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Creating a Customer Advisory Board

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EVER WONDERED WHAT YOUR customers really want to wear? Or what kind of advertising, exactly, would grab their attention? Philip Bosen, director of Von Bargen’s, wondered all that and more before he decided to start asking key clients what they thought in an organized fashion.

the IDEA

Create an Advisory Board

The manager of each of Von Bargen’s five stores in New Hampshire and Vermont oversees a client advisory board made up of 30 savvy female shoppers. Why just women? There are a few reasons: “Women make or influence more than 80 percent of all consumer purchases in the U.S.,” Bosen points out. Although men are important to the business, women are almost always the end user of the jewelry, at least at Von Bargen’s. And Bosen has found that when men are included in a focus group, they tend to dominate the discussion.

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the EXECUTION

Find Savvy Shoppers

First they had to figure out whom to invite. “We sat down and asked ourselves, ‘What does this woman look like?’”

They decided she doesn’t have to be a top spender, but she should be bright, connected, articulate, fashionable and preferably affluent. She should appreciate quality, be an expert in her field and socially responsible, Bosen decided. As for age, “I would say our sweet spot is 35 to 55, and I’m going to have people on both ends of that range, some in their 20s and some in their 60s.” Location, too, is a factor. “Where does she live? It would be nice to have a map of your area and have these people spread out a little bit.”

They meet quarterly, the first meeting of the year being a party. Perfect attendance isn’t mandatory. “I consider it a success if we have 50 percent,” Bosen says. “We send written invitations and follow up with phone calls or emails.”

Creating a Customer Advisory Board

The board members often meet at the store, where noise and security can be controlled.

Sometimes they’ll include a field trip to a restaurant or a wine shop, but usually they meet at the store, where noise and security can be controlled. Wherever they meet, the store serves food and beverages — cheese, fruit, chocolate or a vegetable tray. Participants receive gift bags, including $100 gift certificates to the store, and sometimes gift certificates donated by other local stores.

The group is very influential in buying decisions. If 15 of 20 women suggest a particular SKU, for example, it will definitely be on the store’s shopping list.
The group also helps the business choose charitable events to participate in and where to focus advertising dollars.

The REWARDS

Improved Buying and Turn

“Every time you think you’re going to have an idea of what they are going to say, you’re wrong,” Bosen says. “Or at least I am.”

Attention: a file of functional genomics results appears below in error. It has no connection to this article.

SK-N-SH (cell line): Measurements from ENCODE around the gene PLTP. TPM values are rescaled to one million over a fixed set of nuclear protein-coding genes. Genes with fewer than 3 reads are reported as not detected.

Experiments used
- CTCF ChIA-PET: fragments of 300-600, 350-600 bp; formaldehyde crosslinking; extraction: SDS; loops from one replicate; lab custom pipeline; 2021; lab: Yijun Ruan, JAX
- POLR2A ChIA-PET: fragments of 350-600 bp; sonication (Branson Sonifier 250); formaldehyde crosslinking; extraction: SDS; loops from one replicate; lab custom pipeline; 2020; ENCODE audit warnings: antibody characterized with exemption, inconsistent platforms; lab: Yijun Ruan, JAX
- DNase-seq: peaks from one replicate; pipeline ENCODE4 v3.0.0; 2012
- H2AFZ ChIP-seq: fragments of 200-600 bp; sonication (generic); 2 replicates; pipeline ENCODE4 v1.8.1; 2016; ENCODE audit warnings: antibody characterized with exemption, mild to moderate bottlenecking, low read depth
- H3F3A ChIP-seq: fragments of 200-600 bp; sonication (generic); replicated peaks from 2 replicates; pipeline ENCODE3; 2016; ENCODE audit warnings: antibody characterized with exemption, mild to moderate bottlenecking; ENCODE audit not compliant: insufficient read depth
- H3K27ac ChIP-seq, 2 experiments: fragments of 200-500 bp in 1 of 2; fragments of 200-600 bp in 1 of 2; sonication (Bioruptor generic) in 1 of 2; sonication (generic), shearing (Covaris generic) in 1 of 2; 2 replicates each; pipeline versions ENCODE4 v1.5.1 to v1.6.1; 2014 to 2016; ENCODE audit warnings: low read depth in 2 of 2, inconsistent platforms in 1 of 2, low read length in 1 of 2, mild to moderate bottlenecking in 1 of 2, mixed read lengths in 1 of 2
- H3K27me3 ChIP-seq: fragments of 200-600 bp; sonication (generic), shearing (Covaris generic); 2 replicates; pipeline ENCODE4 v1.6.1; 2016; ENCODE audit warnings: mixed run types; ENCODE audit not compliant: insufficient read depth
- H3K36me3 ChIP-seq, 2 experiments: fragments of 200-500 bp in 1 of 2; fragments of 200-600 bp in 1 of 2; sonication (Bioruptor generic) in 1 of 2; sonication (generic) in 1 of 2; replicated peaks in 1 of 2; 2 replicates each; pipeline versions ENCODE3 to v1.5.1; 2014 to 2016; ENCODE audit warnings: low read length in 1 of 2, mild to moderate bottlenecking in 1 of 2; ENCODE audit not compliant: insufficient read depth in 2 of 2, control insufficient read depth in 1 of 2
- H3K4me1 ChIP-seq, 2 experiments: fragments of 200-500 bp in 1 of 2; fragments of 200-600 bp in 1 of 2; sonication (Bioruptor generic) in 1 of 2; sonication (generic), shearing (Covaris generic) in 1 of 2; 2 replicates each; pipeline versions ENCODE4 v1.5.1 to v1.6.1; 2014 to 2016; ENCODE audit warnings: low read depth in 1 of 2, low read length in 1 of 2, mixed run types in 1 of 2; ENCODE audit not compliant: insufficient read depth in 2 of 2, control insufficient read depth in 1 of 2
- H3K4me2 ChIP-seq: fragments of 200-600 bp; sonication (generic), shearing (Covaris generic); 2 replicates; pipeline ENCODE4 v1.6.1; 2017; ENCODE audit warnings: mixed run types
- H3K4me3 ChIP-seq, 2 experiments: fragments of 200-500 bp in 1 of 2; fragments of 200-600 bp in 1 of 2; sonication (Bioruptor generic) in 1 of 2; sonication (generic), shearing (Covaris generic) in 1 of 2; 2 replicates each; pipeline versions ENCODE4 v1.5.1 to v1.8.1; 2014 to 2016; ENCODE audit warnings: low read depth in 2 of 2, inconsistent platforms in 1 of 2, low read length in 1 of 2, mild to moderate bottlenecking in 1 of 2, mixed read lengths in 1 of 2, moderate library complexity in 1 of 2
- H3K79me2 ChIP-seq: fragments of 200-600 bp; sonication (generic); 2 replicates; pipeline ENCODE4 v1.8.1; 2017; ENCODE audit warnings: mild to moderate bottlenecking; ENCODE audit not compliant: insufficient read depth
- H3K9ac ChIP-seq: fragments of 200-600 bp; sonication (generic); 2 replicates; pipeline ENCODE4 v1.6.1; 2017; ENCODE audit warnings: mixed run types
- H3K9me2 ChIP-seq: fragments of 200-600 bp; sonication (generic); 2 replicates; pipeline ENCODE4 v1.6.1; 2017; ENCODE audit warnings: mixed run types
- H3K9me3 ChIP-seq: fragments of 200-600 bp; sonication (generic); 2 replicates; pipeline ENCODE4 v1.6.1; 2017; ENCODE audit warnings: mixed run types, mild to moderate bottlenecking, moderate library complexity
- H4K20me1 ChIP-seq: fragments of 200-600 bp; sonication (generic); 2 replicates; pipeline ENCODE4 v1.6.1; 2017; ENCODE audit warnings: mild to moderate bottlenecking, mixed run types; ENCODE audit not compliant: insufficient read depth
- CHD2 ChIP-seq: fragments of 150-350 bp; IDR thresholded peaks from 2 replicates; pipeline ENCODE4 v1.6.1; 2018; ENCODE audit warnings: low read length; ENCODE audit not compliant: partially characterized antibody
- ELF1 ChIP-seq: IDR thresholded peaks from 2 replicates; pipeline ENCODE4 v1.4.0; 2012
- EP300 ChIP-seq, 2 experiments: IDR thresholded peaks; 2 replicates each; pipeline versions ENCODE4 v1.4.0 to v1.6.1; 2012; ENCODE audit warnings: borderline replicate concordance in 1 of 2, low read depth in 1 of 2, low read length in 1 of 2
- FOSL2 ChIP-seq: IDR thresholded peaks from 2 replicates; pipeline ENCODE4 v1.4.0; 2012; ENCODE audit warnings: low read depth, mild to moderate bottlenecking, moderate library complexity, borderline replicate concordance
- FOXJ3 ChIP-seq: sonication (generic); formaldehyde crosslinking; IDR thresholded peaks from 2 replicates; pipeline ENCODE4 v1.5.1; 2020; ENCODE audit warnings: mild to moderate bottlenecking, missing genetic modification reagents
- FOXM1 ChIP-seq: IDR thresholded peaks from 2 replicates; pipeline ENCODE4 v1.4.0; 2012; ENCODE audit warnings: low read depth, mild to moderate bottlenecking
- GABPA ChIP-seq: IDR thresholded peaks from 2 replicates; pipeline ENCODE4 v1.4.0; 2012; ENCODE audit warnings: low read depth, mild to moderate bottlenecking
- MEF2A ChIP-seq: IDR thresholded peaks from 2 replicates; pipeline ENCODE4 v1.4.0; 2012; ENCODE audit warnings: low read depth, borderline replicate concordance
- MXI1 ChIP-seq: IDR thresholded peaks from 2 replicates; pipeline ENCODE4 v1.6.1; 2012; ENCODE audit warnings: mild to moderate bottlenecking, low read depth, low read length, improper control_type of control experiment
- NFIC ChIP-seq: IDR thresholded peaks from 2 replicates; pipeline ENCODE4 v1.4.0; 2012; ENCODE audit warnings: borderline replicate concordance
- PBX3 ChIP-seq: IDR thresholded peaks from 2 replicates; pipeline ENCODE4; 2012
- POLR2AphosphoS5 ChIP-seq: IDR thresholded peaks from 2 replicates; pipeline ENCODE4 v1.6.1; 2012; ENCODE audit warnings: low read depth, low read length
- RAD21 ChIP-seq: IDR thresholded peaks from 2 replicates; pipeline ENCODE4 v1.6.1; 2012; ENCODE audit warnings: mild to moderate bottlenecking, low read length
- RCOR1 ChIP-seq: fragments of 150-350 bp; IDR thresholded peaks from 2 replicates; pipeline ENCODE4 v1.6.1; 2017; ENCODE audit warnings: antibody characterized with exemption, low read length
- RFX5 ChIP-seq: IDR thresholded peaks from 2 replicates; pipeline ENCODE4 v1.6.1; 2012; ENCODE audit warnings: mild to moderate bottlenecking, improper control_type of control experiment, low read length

“We did fundamentally change our buying,” Bosen says. After two years of focus groups, buying and turn were so improved that they could locate just nine pieces from all of the stores for the annual sale.

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“You will begin to select the right designers and the right pieces and have more successful trunk shows and private in-home parties,” Bosen says. “Your board members will recruit additional clients of similar type. They interact with other women who don’t shop with you, probably because they think your jewelry is boring. If it’s boring, it’s because it’s jewelry men choose for women; it’s safe jewelry.”

Board members also made it clear that the stores had nothing available for young bridal customers on a budget. In response, Bosen pointed out two rings that were priced at about $5,000. But the board influenced the decision to add a line of smaller, quality rings to meet a popular $3,500 price point. “That part of our business has gone crazy,” Bosen says.

The advisory boards also have created authentic social media buzz.

Do It Yourself: Create Your Own Customer Advisory Board

  • Recruit a blogger for best social media results.
  • Text, email or FaceTime members when you’re at a trade show and want their advice about new lines or new pieces.
  • Brag about the store staff during board meetings. It’s a great opportunity to celebrate staff members’ personal and professional accomplishments.
  • Memorize everyone’s name, or ask them to wear name tags.
  • If personality conflicts develop, it’s OK to rotate a member or two off the board on occasion; just send them a gift and thank them for their service.
  • Always have an agenda. For example: How can we get more people on Facebook? How can we improve the store’s appearance?

Eileen McClelland is the Managing Editor of INSTORE. She believes that every jewelry store has the power of cool within them.

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